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smiley

Data Needed, Please

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Hi,

My wife, who's American (from near Boston), is pressing me to buy, and believes that 'US house prices have never fallen in the past'. Is this true - in either nominal or real terms? Does anyone have a graph or chart setting out the historic data on US house prices? (Extra brownie points if anyone can get data on the North-East US especially!)

Thanks in advance,

Smiley

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Hi,

My wife, who's American (from near Boston), is pressing me to buy, and believes that 'US house prices have never fallen in the past'. Is this true - in either nominal or real terms? Does anyone have a graph or chart setting out the historic data on US house prices? (Extra brownie points if anyone can get data on the North-East US especially!)

Thanks in advance,

Smiley

I don't have any data I'm afraid. However, it does not make a lot of sense to talk about the US market as a whole. It is far more localised. If you want to focus your search for evidence the best place is probably looking at urban condos around 1990-93. A few anecdotes from older Americans lead me to believe that there was indeed a crash in this sector at that time.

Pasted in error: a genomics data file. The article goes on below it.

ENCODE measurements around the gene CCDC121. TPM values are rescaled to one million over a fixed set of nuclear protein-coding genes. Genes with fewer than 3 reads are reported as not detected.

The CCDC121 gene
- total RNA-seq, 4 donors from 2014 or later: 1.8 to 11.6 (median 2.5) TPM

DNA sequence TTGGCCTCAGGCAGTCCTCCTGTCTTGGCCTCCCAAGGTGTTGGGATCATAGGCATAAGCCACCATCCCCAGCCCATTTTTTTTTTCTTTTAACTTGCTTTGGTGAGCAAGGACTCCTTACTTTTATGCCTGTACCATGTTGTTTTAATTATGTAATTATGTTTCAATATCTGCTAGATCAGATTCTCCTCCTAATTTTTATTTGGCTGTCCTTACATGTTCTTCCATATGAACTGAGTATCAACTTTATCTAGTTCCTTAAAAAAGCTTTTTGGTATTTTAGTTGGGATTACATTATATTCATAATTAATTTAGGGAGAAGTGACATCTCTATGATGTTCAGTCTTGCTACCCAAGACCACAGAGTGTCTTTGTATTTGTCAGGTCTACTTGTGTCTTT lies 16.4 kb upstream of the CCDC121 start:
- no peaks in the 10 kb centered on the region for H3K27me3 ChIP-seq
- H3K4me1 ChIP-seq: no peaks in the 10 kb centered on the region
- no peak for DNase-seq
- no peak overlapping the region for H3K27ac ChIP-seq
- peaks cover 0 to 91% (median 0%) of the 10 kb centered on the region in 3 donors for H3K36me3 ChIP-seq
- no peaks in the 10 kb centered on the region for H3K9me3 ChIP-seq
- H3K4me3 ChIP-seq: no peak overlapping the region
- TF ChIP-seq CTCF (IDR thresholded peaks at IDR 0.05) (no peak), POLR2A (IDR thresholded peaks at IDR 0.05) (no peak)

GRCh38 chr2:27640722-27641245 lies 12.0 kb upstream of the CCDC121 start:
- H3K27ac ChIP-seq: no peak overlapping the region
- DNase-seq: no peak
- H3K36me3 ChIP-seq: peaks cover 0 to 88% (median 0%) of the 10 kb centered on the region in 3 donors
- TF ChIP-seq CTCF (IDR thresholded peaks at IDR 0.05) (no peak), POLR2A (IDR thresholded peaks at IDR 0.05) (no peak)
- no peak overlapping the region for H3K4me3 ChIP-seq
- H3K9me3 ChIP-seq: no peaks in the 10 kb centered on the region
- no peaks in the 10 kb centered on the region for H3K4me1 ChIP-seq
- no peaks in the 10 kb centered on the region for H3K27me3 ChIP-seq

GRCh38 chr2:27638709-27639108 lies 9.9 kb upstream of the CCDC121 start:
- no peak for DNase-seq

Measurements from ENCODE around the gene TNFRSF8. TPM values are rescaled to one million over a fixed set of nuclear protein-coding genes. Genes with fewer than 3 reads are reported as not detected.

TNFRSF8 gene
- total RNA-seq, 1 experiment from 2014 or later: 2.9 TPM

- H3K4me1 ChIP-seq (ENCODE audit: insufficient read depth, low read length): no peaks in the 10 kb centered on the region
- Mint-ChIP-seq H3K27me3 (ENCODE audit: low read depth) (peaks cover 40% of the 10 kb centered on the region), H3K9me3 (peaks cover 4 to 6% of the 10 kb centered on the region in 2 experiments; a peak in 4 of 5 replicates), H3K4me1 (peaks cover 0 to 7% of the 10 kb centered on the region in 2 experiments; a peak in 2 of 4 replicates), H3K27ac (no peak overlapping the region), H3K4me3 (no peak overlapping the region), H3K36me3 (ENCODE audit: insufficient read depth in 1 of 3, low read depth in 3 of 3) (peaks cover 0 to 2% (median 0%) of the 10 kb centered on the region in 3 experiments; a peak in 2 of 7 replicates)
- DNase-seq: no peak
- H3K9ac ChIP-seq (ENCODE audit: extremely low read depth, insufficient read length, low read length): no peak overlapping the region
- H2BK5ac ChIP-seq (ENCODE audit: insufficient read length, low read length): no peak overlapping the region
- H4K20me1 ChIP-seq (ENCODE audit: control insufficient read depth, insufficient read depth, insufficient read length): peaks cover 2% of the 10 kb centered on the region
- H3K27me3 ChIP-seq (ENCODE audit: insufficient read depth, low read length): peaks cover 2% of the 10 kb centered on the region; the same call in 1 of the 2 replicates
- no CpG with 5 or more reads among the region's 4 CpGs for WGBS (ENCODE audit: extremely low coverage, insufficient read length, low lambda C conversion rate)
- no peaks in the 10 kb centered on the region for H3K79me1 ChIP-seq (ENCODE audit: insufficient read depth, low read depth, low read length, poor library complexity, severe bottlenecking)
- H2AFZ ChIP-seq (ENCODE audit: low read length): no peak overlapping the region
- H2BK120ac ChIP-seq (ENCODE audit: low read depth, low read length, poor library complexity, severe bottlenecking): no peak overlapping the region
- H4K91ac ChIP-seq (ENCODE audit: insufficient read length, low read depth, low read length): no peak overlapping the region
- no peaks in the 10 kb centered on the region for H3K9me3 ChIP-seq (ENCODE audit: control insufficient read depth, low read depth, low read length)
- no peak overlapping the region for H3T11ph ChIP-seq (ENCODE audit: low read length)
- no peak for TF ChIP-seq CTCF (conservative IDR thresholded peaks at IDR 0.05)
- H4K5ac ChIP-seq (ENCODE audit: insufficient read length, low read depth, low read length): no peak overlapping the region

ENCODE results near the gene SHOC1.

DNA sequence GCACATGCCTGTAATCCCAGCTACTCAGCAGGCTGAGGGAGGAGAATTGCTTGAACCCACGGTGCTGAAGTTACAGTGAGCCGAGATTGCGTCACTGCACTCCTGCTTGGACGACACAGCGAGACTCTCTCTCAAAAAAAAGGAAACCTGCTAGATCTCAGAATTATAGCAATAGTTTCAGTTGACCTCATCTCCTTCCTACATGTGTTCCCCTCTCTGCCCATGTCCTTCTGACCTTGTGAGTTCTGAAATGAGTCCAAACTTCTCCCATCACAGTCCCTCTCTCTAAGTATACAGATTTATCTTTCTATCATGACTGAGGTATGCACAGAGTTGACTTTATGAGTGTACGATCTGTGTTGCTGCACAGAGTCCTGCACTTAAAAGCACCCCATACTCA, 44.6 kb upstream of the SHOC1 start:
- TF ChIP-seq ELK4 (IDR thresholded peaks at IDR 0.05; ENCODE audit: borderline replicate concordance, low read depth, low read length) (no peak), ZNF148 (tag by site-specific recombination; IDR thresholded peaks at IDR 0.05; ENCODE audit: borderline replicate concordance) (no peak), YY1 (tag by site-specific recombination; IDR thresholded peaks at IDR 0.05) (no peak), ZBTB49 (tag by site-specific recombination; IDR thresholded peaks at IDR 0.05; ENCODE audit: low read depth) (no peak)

I hear prices in urban Boston are crashing right now, by all accounts.

frugalista

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Extra brownie points if anyone can get data on the North-East US especially!

Okay, I have got a cracker for you.

I dug it out of a thread on the current "Boston crash" which I started a few weeks back.

http://www.benengebreth.org/housingtracker...husetts/Boston/

3 month inventory up 69.4%, 3 month median price down -14.8%!

That will be 500,000 brownie points please. :)

The same web site has stats on other US cities.

frugalista

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Hi,